Our goal as parents is not to ensure that our children have the right answers to biblical questions; instead, wise parents desire above all biblical thinking and discernment. We cannot prepare our children for all the challenges that they will face, but we can help train them to think about their choices, their views, and their actions through a biblical lens. Let me introduce you to the Wesleyan Quadrilateral as a tool to help your child think critically about different sources of authority & empower them to make wiser decisions.
How do we go about deciding if is something is right or wrong? What criteria do we use to compare different ideas and determine which one we will believe? How do we look at a problem or challenge and decide from all of the opinions out there which understanding to have or which path to take?
There is a fantastic tool available to you to help you think critically about ideas and to equip you to lead your children in discernment as well. This tool is popularly known as the Wesleyan Quadrilateral. (Although attributed to John Wesley, it was the work of Albert Outler.)
Our culture is one where increasingly people lack discernment. We may believe passionately in a position or an argument, but we don’t know why. We lack the tools to step back and critically look at our opinions and the sources of authority we used to make to form them. The Wesleyan Quadrilateral gives a way to get that conversation started.
The Sections of the Wesleyan Quadrilateral
The Quadrilateral has four sections: scripture, tradition, reason and personal experience. Each of these sections represents a different source of authority. We are influenced and shaped by the thoughts and ideas of the world around us. Often those ideas are competing, and we have to decide to whom we are going to listen.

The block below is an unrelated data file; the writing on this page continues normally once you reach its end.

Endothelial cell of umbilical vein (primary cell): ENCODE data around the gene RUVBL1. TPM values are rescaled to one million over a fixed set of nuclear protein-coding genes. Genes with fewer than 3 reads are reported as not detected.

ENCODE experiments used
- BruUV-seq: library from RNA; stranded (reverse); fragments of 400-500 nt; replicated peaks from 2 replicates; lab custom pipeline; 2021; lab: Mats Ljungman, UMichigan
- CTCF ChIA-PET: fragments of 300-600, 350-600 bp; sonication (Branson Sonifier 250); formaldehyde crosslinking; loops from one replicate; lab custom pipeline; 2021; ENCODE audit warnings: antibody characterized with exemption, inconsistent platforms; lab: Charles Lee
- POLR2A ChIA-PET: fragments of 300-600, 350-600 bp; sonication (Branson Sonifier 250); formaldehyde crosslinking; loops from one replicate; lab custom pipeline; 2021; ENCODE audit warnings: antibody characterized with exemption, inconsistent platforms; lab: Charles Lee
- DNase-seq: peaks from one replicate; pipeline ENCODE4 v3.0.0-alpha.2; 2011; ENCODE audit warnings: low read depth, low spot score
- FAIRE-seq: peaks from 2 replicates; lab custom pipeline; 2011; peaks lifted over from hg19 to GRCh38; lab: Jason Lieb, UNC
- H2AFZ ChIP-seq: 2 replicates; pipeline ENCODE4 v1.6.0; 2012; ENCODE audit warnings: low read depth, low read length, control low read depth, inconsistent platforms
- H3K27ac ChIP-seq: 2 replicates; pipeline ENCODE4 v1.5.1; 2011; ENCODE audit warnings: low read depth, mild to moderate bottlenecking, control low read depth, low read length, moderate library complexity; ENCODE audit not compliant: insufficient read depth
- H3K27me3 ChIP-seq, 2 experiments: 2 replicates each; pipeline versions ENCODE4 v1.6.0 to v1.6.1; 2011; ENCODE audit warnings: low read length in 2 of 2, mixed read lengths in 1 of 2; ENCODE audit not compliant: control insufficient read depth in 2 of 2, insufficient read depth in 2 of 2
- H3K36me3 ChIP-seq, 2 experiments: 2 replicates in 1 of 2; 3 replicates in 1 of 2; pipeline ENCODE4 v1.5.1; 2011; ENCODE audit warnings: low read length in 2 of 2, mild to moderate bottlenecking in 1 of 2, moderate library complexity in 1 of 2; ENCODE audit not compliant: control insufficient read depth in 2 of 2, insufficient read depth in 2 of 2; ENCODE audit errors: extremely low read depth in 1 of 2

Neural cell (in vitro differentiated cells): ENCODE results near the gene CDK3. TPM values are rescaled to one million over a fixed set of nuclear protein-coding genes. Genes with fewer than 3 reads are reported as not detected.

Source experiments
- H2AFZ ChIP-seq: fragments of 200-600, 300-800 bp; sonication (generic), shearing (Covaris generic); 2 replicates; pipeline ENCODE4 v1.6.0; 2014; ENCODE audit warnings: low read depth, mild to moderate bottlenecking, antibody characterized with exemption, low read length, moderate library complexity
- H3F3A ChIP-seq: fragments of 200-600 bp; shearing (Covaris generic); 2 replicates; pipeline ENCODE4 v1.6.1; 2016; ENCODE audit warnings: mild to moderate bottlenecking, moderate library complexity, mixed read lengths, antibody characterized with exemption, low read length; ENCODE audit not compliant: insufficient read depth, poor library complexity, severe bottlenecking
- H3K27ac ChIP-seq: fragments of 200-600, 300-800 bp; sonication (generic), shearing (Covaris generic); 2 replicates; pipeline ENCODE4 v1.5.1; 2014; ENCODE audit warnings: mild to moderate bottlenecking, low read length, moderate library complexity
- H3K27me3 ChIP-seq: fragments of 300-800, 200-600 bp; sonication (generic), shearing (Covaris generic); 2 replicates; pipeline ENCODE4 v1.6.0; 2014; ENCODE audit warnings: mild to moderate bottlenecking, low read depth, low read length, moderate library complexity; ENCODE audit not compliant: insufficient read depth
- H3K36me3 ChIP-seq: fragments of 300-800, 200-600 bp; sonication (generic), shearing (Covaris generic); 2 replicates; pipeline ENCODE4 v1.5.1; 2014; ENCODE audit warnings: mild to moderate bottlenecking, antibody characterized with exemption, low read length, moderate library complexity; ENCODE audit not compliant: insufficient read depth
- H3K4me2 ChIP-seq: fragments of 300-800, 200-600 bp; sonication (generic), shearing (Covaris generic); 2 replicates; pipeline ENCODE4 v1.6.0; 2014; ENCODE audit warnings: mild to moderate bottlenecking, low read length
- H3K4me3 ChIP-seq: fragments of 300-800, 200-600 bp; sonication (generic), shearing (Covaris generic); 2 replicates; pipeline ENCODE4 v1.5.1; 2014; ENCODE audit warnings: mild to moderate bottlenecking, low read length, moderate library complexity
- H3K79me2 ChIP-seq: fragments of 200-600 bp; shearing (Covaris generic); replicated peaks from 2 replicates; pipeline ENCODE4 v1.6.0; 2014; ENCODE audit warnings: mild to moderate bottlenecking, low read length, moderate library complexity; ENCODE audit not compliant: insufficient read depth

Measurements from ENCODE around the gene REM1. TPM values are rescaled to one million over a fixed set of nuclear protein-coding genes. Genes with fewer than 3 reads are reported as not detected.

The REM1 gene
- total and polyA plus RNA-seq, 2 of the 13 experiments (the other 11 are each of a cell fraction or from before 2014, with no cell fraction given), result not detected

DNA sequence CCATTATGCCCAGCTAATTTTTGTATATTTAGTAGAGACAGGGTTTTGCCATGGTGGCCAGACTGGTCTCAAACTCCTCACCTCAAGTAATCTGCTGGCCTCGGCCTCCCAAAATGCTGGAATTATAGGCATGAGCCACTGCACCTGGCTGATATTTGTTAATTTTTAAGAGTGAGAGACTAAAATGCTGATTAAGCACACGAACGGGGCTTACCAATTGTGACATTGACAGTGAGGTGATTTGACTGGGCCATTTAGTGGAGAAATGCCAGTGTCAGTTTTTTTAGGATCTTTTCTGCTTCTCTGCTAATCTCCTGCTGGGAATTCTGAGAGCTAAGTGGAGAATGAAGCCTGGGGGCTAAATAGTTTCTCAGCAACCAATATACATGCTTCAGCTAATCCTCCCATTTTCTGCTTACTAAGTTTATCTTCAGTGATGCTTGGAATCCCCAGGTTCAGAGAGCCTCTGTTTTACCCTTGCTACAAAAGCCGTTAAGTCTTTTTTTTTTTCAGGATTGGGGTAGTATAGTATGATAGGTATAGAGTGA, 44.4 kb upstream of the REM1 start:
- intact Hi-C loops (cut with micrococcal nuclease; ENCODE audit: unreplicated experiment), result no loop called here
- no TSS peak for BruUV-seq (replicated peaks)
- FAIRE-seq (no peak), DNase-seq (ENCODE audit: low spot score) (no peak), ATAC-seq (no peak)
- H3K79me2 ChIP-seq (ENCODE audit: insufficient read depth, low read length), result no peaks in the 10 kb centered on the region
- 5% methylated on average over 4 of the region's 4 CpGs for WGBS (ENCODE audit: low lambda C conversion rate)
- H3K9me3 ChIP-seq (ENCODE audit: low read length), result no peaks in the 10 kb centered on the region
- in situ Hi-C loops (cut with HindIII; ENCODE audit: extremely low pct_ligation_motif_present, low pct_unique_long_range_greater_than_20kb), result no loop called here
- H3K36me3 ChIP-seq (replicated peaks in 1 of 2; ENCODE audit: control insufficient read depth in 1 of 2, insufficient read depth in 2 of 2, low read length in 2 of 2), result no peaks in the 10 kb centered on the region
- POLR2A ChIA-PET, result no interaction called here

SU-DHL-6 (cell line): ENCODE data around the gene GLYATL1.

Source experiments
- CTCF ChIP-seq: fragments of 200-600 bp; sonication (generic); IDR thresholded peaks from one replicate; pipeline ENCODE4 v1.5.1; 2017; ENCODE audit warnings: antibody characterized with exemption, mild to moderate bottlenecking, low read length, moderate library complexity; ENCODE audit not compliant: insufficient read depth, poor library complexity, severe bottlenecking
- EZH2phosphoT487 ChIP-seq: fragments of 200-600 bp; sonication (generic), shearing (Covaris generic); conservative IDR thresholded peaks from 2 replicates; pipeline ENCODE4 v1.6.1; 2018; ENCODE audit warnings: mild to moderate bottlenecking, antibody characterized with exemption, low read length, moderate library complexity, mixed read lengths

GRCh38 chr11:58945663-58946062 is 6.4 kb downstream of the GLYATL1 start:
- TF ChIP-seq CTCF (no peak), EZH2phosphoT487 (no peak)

We have to discern whose voice or position hold more weight for us – has more authority. Admittedly, we listen to the advice of some friends more than other friends based off of their track record. We often choose to favor one news outlet over another because we perceive that one is more truthful.
The Quadrilateral groups the influences on our decisions into four main categories. By identifying how our opinion is shaped by these four areas, we can then discern if we need to change or modify our view.
While there are four areas, the quadrilateral is not to be viewed as an equilateral in which all sectors have equal weight. In contrast, scripture should be the foundation for our discernment and should be the lenses through which we look at tradition, reason, and finally – experience.
Wesleyan Quadrilateral Zone #2: Reason
Reason is the space where we look at the influence of science and rational thought. The skills of logical reasoning and the results of sound scientific data are evaluated.
Not all information put forth as scientific fact is in fact, true. Scientists are sinners, just like everyone else. Sometimes the results of scientific endeavor are biased and influenced by what we want the outcome to be for personal, economic, or philosophical reasons. We sadly live in a world in which people are willing to manipulate data to meet their agenda goals. True scientific pursuit should pursue Truth without bias or an agenda. The history of science shows that this has always been a struggle. Therefore, we cannot assume that all science is true, but we need to evaluate the finding ourselves to check for bias. The study of logic helps us to evaluate arguments and the fallacies that we are all prone to using.
Wesleyan Quadrilateral Zone #3: Tradition
Tradition is a powerful influence on our worldview and behavior. For example, why do we celebrate Christmas? An annual celebration of Christ’s birth is recorded nowhere in scripture, and yet, we celebrate it every year. To implement the calls of scripture, the Church has traditions and systems that flesh out those calls and equip Christians to fulfill those commands. At least, that is the goal.